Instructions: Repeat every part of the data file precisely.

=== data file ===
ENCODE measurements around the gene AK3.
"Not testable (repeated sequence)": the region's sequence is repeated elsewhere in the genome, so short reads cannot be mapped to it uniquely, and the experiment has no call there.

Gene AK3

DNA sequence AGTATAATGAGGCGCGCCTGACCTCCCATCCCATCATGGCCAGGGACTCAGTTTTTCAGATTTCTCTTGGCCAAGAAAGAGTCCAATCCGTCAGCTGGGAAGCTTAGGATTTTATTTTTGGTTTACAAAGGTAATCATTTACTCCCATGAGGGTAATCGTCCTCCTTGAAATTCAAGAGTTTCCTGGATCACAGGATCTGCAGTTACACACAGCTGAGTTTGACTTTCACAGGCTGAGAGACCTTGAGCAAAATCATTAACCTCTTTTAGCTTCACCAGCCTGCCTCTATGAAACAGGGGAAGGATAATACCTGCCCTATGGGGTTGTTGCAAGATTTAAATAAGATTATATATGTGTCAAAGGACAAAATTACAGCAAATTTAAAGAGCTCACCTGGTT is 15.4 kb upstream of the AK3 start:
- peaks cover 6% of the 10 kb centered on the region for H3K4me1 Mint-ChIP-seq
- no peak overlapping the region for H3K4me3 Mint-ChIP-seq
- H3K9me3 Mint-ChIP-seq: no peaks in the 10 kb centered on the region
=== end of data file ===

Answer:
ENCODE measurements around the gene AK3.
"Not testable (repeated sequence)": the region's sequence is repeated elsewhere in the genome, so short reads cannot be mapped to it uniquely, and the experiment has no call there.

Gene AK3

DNA sequence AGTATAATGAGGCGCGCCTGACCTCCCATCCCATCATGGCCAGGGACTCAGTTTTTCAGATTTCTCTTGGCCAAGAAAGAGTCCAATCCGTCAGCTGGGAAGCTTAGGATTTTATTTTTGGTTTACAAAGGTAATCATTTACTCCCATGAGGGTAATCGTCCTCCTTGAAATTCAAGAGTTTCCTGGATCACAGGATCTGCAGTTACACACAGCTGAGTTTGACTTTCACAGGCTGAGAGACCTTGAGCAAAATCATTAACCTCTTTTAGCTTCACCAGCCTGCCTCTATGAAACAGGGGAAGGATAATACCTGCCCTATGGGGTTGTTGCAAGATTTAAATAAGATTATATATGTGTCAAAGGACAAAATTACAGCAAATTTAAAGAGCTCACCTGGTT is 15.4 kb upstream of the AK3 start:
- peaks cover 6% of the 10 kb centered on the region for H3K4me1 Mint-ChIP-seq
- no peak overlapping the region for H3K4me3 Mint-ChIP-seq
- H3K9me3 Mint-ChIP-seq: no peaks in the 10 kb centered on the region